Posted By: S. Ferrall - IAGenWeb volunteer
Date: 7/15/2010 at 21:39:24
Wauchope Tenants - Adam Cavers
Adam Cavers, the younger, when a youth was educated in the parish school of Hobkirk, and being naturally of a studious nature he took a deep interest in his lessons. These early associations with the district of Rulewater made a lasting impression on his memory. The place of his birth, the home of his youth, and the lovely valley of the Rule were uppermost in his thoughts.
Adam Cavers had an ambitious and independent spirit and longed to try his fortune in the wide world. In 1849, when only eighteen years of age, he sailed for Canada, and from thence he went to Iowa.
In 1851 he took a farm, but disposed of it to try another venture. At the age of twenty-one he was employed on the Isthmus of Panama railway. A bad type of fever broke out amongst those employed, and they died by the score, and something like panic seized the workmen. The contractor used every means to prevent his able-bodied men from leaving, but young Cavers determined to escape, and boldly plunged alone into the adjoining tropical wilds in an effort to reach the West Coast. In this desperate attempt he was fortunate enough to succeed. He obtained a passage in a badly constructed coasting vessel, and for a hundred and sixty days the ship drifted about the Pacific Ocean. Finally he reached San Francisco, half-starved and with his last dollar in his pocket. He spent it in treating himself to a good square meal, a thing he had not had the chance of eating for several weeks. He remained some time in California, and after frequent ups and downs he joined in the rush to the goldfields of Australia in 1853.
During his journeys he often thought of the old folk at home, but had never written to them. At last homesickness got possession of him, and he returned to Scotland and found his parents alive, who were overjoyed to see him, as from his long silence they had given him up as dead. Just before leaving Melbourne he saw in a newpaper that his elder brother Robert had been killed in blasting a rock at the gold diggings, and he brought this sad news home with him.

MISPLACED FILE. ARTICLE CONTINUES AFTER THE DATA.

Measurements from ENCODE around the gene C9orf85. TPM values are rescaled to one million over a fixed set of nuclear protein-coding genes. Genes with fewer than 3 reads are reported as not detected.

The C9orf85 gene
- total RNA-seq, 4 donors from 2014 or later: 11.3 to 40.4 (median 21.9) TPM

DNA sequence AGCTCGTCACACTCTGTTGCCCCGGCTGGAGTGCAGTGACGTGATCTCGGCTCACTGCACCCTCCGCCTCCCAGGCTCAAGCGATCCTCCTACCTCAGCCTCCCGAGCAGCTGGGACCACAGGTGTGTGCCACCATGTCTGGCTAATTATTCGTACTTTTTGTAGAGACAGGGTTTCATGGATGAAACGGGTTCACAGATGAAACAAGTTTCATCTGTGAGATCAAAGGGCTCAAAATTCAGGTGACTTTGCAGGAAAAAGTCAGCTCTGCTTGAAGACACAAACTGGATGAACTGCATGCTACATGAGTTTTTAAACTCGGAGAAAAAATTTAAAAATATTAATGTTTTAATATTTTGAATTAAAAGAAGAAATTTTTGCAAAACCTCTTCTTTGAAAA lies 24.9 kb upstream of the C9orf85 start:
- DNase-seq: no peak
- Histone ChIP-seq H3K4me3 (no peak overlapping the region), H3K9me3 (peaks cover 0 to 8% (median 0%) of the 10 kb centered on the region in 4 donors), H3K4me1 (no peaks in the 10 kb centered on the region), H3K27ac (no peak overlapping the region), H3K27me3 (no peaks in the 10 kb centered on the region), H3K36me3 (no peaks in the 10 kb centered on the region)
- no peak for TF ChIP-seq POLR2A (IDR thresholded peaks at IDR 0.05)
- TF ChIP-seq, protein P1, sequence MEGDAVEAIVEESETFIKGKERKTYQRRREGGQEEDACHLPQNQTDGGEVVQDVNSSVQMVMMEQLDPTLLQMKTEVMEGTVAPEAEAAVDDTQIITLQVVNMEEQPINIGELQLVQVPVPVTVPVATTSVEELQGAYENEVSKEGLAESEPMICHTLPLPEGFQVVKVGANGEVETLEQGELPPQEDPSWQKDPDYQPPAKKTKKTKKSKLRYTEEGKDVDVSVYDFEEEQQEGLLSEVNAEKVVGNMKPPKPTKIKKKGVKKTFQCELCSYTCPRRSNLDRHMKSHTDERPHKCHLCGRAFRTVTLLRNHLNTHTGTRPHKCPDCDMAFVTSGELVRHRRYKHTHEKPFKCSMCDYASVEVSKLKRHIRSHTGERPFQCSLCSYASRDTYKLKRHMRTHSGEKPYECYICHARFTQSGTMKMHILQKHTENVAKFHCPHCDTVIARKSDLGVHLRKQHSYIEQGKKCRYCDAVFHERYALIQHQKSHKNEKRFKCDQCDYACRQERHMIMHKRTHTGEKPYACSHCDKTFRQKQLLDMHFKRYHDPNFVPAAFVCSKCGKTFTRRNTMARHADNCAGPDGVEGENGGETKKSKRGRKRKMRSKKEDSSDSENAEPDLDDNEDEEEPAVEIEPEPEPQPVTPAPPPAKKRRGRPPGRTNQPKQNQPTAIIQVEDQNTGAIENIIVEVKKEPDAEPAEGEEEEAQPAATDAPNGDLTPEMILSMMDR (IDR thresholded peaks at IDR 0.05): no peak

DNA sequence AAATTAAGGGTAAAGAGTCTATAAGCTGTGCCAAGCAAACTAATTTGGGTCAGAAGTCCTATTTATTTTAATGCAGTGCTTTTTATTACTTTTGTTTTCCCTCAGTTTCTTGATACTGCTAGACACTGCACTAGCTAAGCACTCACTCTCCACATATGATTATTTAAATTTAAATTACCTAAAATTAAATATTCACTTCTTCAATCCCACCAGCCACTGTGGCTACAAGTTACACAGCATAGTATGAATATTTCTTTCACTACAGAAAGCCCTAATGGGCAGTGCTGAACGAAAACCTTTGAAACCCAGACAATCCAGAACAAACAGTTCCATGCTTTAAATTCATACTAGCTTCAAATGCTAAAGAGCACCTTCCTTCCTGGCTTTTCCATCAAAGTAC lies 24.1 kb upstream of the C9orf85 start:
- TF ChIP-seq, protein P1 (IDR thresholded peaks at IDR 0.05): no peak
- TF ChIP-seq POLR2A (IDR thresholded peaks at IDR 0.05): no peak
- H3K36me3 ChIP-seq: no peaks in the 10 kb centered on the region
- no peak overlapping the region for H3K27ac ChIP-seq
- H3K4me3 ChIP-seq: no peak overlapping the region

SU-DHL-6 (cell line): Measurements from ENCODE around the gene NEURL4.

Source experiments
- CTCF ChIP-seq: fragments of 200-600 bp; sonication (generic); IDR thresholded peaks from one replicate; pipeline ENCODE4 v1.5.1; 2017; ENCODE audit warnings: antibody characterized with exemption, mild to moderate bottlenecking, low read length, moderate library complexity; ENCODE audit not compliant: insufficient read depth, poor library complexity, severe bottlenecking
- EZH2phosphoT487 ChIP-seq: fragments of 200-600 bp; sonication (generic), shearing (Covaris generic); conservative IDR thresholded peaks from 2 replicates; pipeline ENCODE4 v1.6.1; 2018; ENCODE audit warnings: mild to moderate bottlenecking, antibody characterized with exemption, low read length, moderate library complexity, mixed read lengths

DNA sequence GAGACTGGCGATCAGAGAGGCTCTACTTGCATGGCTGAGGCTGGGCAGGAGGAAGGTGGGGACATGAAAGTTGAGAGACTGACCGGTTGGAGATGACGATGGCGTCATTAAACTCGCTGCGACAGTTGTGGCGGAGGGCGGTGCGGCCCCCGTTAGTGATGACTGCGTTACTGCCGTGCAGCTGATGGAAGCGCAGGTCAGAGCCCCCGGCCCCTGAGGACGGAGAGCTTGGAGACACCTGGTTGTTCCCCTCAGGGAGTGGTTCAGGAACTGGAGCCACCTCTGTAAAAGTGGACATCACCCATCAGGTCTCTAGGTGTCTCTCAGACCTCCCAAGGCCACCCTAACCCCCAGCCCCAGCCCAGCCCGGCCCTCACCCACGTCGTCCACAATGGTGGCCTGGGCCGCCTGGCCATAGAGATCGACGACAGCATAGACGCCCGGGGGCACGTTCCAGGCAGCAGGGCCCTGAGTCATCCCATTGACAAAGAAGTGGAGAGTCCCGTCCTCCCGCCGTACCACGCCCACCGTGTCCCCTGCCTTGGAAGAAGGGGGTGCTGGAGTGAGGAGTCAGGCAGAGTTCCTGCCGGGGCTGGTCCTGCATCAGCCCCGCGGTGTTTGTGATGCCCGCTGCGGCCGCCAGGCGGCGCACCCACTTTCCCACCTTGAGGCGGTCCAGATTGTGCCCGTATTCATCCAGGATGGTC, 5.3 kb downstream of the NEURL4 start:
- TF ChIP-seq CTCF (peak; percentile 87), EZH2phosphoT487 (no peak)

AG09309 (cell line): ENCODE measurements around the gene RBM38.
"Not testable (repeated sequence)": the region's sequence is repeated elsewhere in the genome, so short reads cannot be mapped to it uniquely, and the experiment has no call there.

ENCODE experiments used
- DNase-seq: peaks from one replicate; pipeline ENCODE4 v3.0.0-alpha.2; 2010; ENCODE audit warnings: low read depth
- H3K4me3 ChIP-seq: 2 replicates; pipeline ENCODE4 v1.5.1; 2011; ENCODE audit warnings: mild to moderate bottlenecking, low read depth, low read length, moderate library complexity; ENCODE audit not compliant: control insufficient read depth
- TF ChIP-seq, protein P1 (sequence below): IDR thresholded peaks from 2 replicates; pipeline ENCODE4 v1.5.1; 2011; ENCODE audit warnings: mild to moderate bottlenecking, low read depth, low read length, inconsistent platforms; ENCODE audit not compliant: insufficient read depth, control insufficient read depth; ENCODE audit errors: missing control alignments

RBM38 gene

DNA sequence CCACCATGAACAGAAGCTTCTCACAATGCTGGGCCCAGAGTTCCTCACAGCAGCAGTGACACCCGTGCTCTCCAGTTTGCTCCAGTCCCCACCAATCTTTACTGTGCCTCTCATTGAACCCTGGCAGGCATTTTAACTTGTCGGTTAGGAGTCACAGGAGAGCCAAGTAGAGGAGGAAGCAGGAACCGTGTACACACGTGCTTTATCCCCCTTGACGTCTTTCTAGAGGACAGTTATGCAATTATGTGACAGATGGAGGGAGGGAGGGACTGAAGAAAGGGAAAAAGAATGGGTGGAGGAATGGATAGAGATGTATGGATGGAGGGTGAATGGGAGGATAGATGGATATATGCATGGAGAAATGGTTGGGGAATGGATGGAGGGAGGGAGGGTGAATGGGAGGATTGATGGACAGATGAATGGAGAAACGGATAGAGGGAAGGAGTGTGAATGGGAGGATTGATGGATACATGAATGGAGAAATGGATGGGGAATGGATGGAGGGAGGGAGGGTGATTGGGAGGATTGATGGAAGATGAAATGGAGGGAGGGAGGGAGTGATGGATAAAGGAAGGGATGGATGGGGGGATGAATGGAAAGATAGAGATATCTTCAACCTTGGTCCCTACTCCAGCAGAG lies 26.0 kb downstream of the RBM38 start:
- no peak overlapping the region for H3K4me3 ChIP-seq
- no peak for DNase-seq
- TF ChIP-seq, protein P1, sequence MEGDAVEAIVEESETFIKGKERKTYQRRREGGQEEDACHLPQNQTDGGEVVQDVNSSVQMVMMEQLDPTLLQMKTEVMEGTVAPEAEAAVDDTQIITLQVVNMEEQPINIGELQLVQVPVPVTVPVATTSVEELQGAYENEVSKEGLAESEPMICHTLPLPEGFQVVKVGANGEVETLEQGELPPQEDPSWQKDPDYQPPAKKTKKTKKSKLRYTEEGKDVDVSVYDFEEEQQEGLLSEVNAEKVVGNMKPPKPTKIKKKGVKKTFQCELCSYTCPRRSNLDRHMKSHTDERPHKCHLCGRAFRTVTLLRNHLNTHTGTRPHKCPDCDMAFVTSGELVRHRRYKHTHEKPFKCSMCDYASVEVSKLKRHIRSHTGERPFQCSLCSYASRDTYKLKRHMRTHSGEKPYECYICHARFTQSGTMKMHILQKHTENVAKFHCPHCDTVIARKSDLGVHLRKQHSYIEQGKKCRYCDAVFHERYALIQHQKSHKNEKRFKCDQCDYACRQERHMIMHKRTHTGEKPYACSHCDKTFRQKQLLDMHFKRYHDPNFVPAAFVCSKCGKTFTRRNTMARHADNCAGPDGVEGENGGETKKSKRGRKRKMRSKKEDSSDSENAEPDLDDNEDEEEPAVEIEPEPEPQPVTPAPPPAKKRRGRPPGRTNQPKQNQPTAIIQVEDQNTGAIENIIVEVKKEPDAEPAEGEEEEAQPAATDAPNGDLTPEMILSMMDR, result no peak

Adam Cavers remained at home until 1855, when he again returned to America and settled on a farm near Village Creek, Iowa. Here he met his future wife, Caroline Ingmundson, whom he married on the 5th of May 1857. They lived on the farm until 1873, when the love of travel took possession of them both, and they sold their property and sailed for Europe. They made a circuit of the globe, visiting all the principal capitals, and spent two winters at Rome. The continent of Australia and New Zealand were also visited.
In all his changes of fortune he never forgot Scotland, as after his marriage he revisited four times the valley of the Rule, which was always most dear to him. In the winter of 1900 Mr. and Mrs. Cavers paid a visit to Bouremouth, Hants. He was then in bad health, and here he died on the 11th May 1901, to the great sorrow of his wife, who had been his constant companion for forty-four years. Mrs. Cavers since his death has paid several visits to the valley of the Rule, and has given liberal donations towards our parish institutions. The Ewen Fund to endow a nurse for the parish has been also benefited by her help.
~Rulewater and its People, 'Wauchope Tenants', by George Tenered, 1907, p. 147-148
published Edinburgh, Scotland, University Press
~note: the book also gives a brief bio of his father, also named Adam Cavers, on page 146:
An old soldier, Adam Cavers by name, came to Rulewater and took a small farm called Langhaughwalls, but usually called the Wa'as, from Mr. Scott of Wauchope. He had served nearly twenty years as a private in the 3rd Dragoons (now 3rd Hussars), and also served with the regiment in the Peninsular War. For this long service he was only allowed a pension of sevenpence a day. Mr. Elliot of Wolfelee took an interest in the old soldier, and endeavoured through that distinguished cavalry officer, Sir Charles Dalbiac, to obtain for him a larger pension. Adam's wife was a foolish, untidy woman. One of his sons was born deaf and dumb. He had three other sons, Robert, Adam, and Walter.
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